Not all toys are bad, Lego gets plenty of use and is always money well spent at our place, as are a set of magnetic tiles (similar to magnatiles) we bought for $5 from the second hand shop. Although we don’t own any magnatiles I know my kids would love them. We own several sets of Roominate which miss K likes to build with and I have reviewed the product here. Pictured above is a lego card holder made by Miss R (perfect for playing Go Fish).
#6 Non-fiction books for learning
More books! Again, choose something that aligns with their interests so that they can teach themselves and learn new skills. From the books listed below I have Sew together Grow together which I bought for Miss R when she requested I teach her to sew (and I’m a beginner at that myself), 150+ Screen Free Activities which I have reviewed here, and 365 Science experiments which my eight year old loves. The Red Ted Art book I don’t have but it looks great and my daughters love to flip through craft books and choose projects to make and I know they would love this one. In the above image miss R is sewing a project she found in a book on her shelf (Make It by Jane Bull, which is not available on Amazon).
OK, this is a bit of a stretch as a creative gift. My angle here is that it takes creativity to dream up what they want to do with their money. They get to choose whether to spend or save it and it’s great for learning how to manage a budget. My eight year old has money as one of the number one items on her Christmas list and my guess is that she’s going to blow it on something I disapprove of (likely make up and lollies) but then that is all a part of learning, isn’t it? Here are a few fun ideas showing creative ways to give money.
#8 Craft materials
I almost always select something crafty as gifts for my kids which is aimed at their current level of skill and interest. Miss R loves anything to do with patterns so the Hama beads are perfect for her and Miss K really wants to learn how to knit (which is something I am a complete novice at) so the beginner knitting kit would be great for her. Both my kids are into origami so extra paper will never go astray.
#9 Dress Ups
I know that as they get older they are less and less likely to play with dress ups, but if I could clock up all the hours they’ve spent over the years deep in imaginary play using dress ups and props it would be a lot! At the ages of 7 and 8 we still have a tub full of them and they are still playing with them today.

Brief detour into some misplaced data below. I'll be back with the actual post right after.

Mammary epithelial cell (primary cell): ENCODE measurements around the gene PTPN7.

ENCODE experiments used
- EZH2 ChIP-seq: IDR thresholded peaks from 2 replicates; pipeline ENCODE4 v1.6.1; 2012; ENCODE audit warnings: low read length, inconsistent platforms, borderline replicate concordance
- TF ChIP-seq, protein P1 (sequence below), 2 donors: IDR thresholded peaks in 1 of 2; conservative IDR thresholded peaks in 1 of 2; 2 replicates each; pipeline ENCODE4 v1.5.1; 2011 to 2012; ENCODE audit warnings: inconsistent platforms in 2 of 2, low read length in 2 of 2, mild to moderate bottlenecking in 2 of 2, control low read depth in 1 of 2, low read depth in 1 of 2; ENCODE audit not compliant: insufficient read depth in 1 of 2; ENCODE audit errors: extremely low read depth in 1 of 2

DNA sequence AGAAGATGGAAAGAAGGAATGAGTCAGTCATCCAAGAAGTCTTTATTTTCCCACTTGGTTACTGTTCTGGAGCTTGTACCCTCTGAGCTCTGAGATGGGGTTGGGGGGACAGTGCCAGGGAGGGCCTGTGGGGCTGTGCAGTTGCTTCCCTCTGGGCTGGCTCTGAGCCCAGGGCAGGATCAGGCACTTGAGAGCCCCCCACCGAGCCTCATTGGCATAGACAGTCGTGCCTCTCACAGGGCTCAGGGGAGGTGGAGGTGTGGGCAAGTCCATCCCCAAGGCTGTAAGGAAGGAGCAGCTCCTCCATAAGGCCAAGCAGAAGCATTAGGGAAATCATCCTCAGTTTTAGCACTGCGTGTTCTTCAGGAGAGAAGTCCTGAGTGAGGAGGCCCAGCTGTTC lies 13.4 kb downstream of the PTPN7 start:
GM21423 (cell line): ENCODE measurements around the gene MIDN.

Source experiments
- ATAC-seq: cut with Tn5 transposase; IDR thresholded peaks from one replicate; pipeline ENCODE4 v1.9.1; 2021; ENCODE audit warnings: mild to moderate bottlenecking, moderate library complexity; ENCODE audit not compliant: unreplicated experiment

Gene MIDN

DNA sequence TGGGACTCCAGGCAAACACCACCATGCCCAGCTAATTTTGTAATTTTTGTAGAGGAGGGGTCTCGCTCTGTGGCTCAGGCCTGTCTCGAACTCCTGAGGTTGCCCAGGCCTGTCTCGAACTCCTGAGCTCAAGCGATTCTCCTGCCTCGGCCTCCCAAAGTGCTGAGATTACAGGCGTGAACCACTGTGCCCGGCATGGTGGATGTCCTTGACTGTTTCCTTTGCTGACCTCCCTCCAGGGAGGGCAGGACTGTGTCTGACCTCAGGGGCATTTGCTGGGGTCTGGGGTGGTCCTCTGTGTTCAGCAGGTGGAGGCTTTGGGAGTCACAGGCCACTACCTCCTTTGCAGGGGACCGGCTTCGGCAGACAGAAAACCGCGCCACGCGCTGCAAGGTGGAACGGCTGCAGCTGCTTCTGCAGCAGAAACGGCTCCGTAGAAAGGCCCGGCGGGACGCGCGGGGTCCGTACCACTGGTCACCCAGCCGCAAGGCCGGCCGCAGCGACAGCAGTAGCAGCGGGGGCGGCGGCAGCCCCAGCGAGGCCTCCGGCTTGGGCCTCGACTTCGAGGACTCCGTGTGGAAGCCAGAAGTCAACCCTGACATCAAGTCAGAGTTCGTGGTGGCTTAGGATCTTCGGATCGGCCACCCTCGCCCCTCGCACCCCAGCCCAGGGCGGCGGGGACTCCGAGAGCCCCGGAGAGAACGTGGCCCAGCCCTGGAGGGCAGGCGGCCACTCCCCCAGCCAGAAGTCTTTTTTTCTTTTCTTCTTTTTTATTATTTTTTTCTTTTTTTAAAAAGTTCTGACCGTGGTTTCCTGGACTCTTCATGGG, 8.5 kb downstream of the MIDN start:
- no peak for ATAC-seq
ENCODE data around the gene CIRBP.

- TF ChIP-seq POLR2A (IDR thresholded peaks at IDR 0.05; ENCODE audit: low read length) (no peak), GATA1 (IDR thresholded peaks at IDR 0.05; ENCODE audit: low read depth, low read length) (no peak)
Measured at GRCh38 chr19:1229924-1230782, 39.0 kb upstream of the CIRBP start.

#10 Toys to encourage imaginary play
Although I loathe toys and am not afraid to admit it, I have seen my kids spend a lot of time creating scenes and imaginary worlds using toys which appeal to them. This will probably be different for different children, but my kids have loved small plastic figurines like ponies, dinosaurs, fairies etc. Miss K (age 7) loves her Sylvanian family doll house and the cute little animal figures that go with it. The above image is a DIY Dinosaur small world which I created for the girls.
#11 Items which encourage an appreciation of nature
Nature is a constant source of inspiration to our creativity. We love nature crafts and collecting and observing insects and garden critters. In the past I have often bought them things to encourage this interest and get them playing outdoors. Ant farms are absolutely fascinating to watch and the gel one pictured below means you don’t need to worry about food and water. Bug catchers are great for those times when you find random bugs in your yard and want to observe them more. It was hard to choose just four nature ideas so I’ve gone with eight.
Hopefully there’s something in the above list to help you choose gifts to inspire your kids creatively. Good luck with your Christmas shopping!
More fun gift ideas:
• See our kid-made gifts of 2015
• Here are some fun DIY gifts that you can make
• Have you ever made your own Irish Cream? It makes a fabulous gift (for grown ups obviously)
• A home-grown gift basket always goes down well
• Got a ton of kids art lying around? You can repurpose it into gifts
• Get kids making their own cookie-cutter Christmas cards
We also have a Gift Ideas board on Pinterest with lots and lots of ideas on there.